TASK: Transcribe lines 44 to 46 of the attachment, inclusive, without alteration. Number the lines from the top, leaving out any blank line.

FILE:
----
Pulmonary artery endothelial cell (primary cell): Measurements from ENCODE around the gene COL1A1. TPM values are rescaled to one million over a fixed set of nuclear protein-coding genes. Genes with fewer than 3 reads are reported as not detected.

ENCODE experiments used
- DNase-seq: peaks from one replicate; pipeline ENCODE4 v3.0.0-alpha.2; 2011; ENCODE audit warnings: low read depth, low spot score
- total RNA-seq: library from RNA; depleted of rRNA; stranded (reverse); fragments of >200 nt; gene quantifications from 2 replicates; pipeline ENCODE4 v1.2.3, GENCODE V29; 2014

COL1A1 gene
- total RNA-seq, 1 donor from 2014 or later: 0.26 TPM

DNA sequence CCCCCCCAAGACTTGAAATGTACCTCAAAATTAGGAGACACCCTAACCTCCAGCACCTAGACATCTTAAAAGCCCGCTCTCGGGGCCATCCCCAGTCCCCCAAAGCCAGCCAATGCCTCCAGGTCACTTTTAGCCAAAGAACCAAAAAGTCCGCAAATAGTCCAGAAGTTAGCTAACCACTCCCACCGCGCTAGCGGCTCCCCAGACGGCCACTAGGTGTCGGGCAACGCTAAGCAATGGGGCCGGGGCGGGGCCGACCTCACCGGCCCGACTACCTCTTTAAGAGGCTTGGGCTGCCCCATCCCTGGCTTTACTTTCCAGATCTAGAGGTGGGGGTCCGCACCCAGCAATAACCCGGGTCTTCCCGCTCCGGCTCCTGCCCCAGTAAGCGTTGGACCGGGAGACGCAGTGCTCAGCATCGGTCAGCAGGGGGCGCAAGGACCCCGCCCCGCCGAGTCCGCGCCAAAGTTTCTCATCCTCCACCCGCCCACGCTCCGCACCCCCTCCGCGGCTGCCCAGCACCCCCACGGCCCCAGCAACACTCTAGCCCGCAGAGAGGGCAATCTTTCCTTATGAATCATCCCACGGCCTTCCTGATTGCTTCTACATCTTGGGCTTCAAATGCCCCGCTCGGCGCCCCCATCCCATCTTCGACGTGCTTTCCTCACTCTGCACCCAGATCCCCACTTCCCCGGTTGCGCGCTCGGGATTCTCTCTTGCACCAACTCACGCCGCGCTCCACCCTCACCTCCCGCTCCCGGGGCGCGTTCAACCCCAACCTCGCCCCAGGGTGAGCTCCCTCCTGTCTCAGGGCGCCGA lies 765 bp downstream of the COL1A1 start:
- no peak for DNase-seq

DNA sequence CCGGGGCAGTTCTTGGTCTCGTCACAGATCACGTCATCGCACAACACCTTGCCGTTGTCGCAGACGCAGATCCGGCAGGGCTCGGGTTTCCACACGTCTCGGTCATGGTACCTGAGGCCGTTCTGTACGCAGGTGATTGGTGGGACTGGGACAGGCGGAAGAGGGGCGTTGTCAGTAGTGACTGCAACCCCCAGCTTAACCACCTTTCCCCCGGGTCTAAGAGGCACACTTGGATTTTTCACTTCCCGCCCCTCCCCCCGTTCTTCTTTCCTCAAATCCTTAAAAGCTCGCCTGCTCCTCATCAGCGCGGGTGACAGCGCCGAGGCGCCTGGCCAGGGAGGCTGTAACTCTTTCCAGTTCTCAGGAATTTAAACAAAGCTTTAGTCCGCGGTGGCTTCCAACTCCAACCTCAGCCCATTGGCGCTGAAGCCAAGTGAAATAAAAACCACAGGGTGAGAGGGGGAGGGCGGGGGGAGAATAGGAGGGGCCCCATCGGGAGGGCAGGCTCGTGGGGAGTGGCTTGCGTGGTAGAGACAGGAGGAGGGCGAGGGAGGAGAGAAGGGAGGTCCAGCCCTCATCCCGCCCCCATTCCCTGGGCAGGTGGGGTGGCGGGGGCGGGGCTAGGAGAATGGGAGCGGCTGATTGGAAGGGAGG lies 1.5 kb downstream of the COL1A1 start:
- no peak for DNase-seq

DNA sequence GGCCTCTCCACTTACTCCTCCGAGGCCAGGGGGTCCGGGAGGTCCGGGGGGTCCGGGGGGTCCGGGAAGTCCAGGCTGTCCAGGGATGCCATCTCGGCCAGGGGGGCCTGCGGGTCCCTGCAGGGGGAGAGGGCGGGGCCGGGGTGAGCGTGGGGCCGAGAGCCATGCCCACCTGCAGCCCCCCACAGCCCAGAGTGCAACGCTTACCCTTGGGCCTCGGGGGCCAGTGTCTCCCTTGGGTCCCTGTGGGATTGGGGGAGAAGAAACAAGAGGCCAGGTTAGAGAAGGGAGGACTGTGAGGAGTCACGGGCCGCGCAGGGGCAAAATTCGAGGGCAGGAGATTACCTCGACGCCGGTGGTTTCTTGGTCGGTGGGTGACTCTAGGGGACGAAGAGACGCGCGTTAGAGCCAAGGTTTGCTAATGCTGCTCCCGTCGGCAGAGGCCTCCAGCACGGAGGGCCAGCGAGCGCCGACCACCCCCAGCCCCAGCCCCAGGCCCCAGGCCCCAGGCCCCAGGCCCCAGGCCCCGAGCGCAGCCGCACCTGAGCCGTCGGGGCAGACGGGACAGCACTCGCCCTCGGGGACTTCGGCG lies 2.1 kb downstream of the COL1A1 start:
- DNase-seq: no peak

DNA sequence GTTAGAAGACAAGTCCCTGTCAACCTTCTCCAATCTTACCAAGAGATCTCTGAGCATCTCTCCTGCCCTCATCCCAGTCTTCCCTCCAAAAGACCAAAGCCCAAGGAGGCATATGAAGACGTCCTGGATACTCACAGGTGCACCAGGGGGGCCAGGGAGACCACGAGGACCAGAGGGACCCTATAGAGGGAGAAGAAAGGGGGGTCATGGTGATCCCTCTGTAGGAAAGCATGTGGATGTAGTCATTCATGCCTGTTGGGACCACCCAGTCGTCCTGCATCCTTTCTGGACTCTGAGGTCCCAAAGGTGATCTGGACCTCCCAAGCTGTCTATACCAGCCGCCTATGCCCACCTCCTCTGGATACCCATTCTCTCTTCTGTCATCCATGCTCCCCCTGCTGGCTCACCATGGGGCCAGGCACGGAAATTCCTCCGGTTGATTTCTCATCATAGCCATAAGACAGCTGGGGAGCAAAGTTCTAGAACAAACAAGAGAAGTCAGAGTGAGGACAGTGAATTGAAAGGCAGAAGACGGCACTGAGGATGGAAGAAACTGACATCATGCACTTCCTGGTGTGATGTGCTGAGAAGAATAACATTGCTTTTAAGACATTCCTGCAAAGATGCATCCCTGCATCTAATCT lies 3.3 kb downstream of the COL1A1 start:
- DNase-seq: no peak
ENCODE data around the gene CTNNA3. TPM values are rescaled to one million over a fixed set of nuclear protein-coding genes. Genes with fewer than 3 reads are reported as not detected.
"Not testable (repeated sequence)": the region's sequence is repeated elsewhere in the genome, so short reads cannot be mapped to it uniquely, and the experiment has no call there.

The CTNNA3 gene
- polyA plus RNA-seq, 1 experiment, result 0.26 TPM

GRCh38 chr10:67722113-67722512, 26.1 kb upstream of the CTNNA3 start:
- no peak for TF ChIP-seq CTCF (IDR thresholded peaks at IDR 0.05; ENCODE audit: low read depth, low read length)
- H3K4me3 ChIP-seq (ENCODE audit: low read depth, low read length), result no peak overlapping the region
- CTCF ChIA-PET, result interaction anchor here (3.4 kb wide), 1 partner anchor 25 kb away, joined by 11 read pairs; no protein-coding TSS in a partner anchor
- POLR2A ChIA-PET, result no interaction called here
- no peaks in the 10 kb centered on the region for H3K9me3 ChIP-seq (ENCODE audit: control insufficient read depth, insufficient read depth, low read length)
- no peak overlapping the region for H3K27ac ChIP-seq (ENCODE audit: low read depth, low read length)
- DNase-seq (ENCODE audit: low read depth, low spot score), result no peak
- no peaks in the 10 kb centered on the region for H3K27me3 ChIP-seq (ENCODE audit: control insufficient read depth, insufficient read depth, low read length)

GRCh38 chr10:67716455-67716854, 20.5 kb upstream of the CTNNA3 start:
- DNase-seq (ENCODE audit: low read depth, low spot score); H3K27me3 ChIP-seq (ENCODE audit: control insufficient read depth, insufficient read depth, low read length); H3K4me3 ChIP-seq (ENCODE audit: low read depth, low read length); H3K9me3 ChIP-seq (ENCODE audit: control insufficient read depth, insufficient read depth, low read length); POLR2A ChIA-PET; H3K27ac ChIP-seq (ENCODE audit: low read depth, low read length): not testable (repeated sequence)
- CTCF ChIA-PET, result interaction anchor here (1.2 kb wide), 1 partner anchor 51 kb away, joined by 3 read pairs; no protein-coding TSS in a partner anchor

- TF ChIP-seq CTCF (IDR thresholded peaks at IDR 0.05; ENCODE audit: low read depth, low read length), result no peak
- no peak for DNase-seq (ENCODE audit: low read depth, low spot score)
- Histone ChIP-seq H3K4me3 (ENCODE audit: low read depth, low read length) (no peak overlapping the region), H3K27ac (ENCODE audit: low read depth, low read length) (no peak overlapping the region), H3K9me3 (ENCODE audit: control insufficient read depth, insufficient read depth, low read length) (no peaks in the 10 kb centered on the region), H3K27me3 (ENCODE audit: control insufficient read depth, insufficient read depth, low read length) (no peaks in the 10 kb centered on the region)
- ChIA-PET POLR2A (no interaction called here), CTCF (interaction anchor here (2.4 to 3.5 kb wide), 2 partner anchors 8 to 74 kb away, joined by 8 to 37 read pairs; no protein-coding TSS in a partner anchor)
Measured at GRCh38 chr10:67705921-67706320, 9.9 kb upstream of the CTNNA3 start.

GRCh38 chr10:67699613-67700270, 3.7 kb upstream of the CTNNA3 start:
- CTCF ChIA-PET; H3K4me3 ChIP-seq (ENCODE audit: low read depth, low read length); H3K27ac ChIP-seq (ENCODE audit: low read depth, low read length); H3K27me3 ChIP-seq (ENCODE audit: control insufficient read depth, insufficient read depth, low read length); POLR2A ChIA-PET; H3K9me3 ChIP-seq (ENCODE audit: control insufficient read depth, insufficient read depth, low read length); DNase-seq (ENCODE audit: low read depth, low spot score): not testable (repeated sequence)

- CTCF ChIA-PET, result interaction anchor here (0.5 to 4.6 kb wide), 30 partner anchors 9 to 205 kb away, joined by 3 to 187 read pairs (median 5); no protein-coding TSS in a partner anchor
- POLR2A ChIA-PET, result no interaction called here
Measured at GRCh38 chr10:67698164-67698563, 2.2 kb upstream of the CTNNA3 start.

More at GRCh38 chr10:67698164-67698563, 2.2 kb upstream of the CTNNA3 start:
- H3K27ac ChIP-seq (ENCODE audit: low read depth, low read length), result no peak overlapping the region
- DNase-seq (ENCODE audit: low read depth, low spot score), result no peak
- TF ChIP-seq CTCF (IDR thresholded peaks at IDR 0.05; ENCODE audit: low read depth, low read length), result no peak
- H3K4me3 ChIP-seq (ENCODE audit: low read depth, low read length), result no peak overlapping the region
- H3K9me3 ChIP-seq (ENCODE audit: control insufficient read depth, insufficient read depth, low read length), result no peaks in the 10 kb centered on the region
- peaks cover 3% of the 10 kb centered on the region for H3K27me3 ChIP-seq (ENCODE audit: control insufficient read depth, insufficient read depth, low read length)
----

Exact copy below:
- TF ChIP-seq CTCF (IDR thresholded peaks at IDR 0.05; ENCODE audit: low read depth, low read length), result no peak
- H3K4me3 ChIP-seq (ENCODE audit: low read depth, low read length), result no peak overlapping the region
- H3K9me3 ChIP-seq (ENCODE audit: control insufficient read depth, insufficient read depth, low read length), result no peaks in the 10 kb centered on the region